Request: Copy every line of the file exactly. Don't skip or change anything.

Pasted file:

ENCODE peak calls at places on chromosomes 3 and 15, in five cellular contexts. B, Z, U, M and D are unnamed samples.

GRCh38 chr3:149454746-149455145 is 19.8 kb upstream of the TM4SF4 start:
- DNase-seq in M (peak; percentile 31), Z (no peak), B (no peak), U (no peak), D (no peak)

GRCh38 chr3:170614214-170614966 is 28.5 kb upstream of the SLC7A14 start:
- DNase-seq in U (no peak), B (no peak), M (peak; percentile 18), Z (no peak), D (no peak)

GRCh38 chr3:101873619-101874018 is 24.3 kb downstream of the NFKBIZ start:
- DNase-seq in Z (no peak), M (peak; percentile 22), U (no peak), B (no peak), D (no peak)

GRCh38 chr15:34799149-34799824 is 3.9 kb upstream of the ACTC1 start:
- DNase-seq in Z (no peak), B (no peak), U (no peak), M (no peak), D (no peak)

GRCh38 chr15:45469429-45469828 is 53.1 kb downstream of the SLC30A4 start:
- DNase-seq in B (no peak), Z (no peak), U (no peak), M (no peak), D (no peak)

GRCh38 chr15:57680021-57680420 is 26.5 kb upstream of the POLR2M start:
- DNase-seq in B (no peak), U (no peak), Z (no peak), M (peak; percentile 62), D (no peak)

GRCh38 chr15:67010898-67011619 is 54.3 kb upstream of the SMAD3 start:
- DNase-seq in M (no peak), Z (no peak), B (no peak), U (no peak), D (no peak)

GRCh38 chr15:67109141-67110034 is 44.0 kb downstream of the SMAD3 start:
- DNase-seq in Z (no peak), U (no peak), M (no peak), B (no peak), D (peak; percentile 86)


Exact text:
ENCODE peak calls at places on chromosomes 3 and 15, in five cellular contexts. B, Z, U, M and D are unnamed samples.

GRCh38 chr3:149454746-149455145 is 19.8 kb upstream of the TM4SF4 start:
- DNase-seq in M (peak; percentile 31), Z (no peak), B (no peak), U (no peak), D (no peak)

GRCh38 chr3:170614214-170614966 is 28.5 kb upstream of the SLC7A14 start:
- DNase-seq in U (no peak), B (no peak), M (peak; percentile 18), Z (no peak), D (no peak)

GRCh38 chr3:101873619-101874018 is 24.3 kb downstream of the NFKBIZ start:
- DNase-seq in Z (no peak), M (peak; percentile 22), U (no peak), B (no peak), D (no peak)

GRCh38 chr15:34799149-34799824 is 3.9 kb upstream of the ACTC1 start:
- DNase-seq in Z (no peak), B (no peak), U (no peak), M (no peak), D (no peak)

GRCh38 chr15:45469429-45469828 is 53.1 kb downstream of the SLC30A4 start:
- DNase-seq in B (no peak), Z (no peak), U (no peak), M (no peak), D (no peak)

GRCh38 chr15:57680021-57680420 is 26.5 kb upstream of the POLR2M start:
- DNase-seq in B (no peak), U (no peak), Z (no peak), M (peak; percentile 62), D (no peak)

GRCh38 chr15:67010898-67011619 is 54.3 kb upstream of the SMAD3 start:
- DNase-seq in M (no peak), Z (no peak), B (no peak), U (no peak), D (no peak)

GRCh38 chr15:67109141-67110034 is 44.0 kb downstream of the SMAD3 start:
- DNase-seq in Z (no peak), U (no peak), M (no peak), B (no peak), D (peak; percentile 86)